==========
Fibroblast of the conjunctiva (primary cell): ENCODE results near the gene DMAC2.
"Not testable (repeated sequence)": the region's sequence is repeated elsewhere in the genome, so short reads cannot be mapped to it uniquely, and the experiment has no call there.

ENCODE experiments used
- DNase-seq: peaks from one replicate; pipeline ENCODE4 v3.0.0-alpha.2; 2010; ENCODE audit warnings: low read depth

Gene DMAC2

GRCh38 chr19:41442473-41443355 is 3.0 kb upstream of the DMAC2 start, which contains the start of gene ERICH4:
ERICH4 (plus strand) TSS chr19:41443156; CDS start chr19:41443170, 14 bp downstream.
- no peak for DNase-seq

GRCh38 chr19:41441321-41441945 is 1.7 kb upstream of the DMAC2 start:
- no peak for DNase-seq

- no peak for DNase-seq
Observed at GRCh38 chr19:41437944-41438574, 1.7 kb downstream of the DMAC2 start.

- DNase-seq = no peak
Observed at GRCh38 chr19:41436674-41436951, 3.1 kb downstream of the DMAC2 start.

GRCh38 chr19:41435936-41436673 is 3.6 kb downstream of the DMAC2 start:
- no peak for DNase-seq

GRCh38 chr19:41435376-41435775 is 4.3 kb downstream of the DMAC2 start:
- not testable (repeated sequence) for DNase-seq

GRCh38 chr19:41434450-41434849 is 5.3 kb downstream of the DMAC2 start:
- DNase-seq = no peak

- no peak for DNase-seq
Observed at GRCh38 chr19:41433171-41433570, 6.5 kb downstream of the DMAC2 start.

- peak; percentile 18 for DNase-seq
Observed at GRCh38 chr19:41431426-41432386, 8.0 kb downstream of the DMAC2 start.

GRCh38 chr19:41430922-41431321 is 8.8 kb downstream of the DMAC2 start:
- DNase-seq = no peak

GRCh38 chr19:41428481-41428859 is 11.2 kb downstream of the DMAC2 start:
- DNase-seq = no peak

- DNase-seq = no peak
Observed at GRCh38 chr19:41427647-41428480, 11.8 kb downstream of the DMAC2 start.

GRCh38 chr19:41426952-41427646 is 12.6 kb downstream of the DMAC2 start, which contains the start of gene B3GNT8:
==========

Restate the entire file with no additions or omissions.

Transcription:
Fibroblast of the conjunctiva (primary cell): ENCODE results near the gene DMAC2.
"Not testable (repeated sequence)": the region's sequence is repeated elsewhere in the genome, so short reads cannot be mapped to it uniquely, and the experiment has no call there.

ENCODE experiments used
- DNase-seq: peaks from one replicate; pipeline ENCODE4 v3.0.0-alpha.2; 2010; ENCODE audit warnings: low read depth

Gene DMAC2

GRCh38 chr19:41442473-41443355 is 3.0 kb upstream of the DMAC2 start, which contains the start of gene ERICH4:
ERICH4 (plus strand) TSS chr19:41443156; CDS start chr19:41443170, 14 bp downstream.
- no peak for DNase-seq

GRCh38 chr19:41441321-41441945 is 1.7 kb upstream of the DMAC2 start:
- no peak for DNase-seq

- no peak for DNase-seq
Observed at GRCh38 chr19:41437944-41438574, 1.7 kb downstream of the DMAC2 start.

- DNase-seq = no peak
Observed at GRCh38 chr19:41436674-41436951, 3.1 kb downstream of the DMAC2 start.

GRCh38 chr19:41435936-41436673 is 3.6 kb downstream of the DMAC2 start:
- no peak for DNase-seq

GRCh38 chr19:41435376-41435775 is 4.3 kb downstream of the DMAC2 start:
- not testable (repeated sequence) for DNase-seq

GRCh38 chr19:41434450-41434849 is 5.3 kb downstream of the DMAC2 start:
- DNase-seq = no peak

- no peak for DNase-seq
Observed at GRCh38 chr19:41433171-41433570, 6.5 kb downstream of the DMAC2 start.

- peak; percentile 18 for DNase-seq
Observed at GRCh38 chr19:41431426-41432386, 8.0 kb downstream of the DMAC2 start.

GRCh38 chr19:41430922-41431321 is 8.8 kb downstream of the DMAC2 start:
- DNase-seq = no peak

GRCh38 chr19:41428481-41428859 is 11.2 kb downstream of the DMAC2 start:
- DNase-seq = no peak

- DNase-seq = no peak
Observed at GRCh38 chr19:41427647-41428480, 11.8 kb downstream of the DMAC2 start.

GRCh38 chr19:41426952-41427646 is 12.6 kb downstream of the DMAC2 start, which contains the start of gene B3GNT8: